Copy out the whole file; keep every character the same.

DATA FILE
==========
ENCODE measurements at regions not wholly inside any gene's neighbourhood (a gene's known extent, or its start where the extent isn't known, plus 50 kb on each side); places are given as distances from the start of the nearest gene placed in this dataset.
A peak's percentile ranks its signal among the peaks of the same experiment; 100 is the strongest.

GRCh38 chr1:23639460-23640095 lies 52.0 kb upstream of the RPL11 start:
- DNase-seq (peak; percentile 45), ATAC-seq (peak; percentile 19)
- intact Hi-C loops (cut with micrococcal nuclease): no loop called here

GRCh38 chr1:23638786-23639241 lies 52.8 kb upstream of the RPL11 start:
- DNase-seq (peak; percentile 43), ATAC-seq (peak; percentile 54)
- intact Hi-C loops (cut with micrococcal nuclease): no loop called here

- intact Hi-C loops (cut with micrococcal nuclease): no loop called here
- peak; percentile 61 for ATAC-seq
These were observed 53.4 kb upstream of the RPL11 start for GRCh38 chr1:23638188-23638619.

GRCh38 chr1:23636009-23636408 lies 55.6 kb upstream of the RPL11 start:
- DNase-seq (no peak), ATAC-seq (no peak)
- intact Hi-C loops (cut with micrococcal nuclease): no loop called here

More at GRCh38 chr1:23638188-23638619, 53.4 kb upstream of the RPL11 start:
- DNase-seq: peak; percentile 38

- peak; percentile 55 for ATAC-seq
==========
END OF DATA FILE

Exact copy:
ENCODE measurements at regions not wholly inside any gene's neighbourhood (a gene's known extent, or its start where the extent isn't known, plus 50 kb on each side); places are given as distances from the start of the nearest gene placed in this dataset.
A peak's percentile ranks its signal among the peaks of the same experiment; 100 is the strongest.

GRCh38 chr1:23639460-23640095 lies 52.0 kb upstream of the RPL11 start:
- DNase-seq (peak; percentile 45), ATAC-seq (peak; percentile 19)
- intact Hi-C loops (cut with micrococcal nuclease): no loop called here

GRCh38 chr1:23638786-23639241 lies 52.8 kb upstream of the RPL11 start:
- DNase-seq (peak; percentile 43), ATAC-seq (peak; percentile 54)
- intact Hi-C loops (cut with micrococcal nuclease): no loop called here

- intact Hi-C loops (cut with micrococcal nuclease): no loop called here
- peak; percentile 61 for ATAC-seq
These were observed 53.4 kb upstream of the RPL11 start for GRCh38 chr1:23638188-23638619.

GRCh38 chr1:23636009-23636408 lies 55.6 kb upstream of the RPL11 start:
- DNase-seq (no peak), ATAC-seq (no peak)
- intact Hi-C loops (cut with micrococcal nuclease): no loop called here

More at GRCh38 chr1:23638188-23638619, 53.4 kb upstream of the RPL11 start:
- DNase-seq: peak; percentile 38

- peak; percentile 55 for ATAC-seq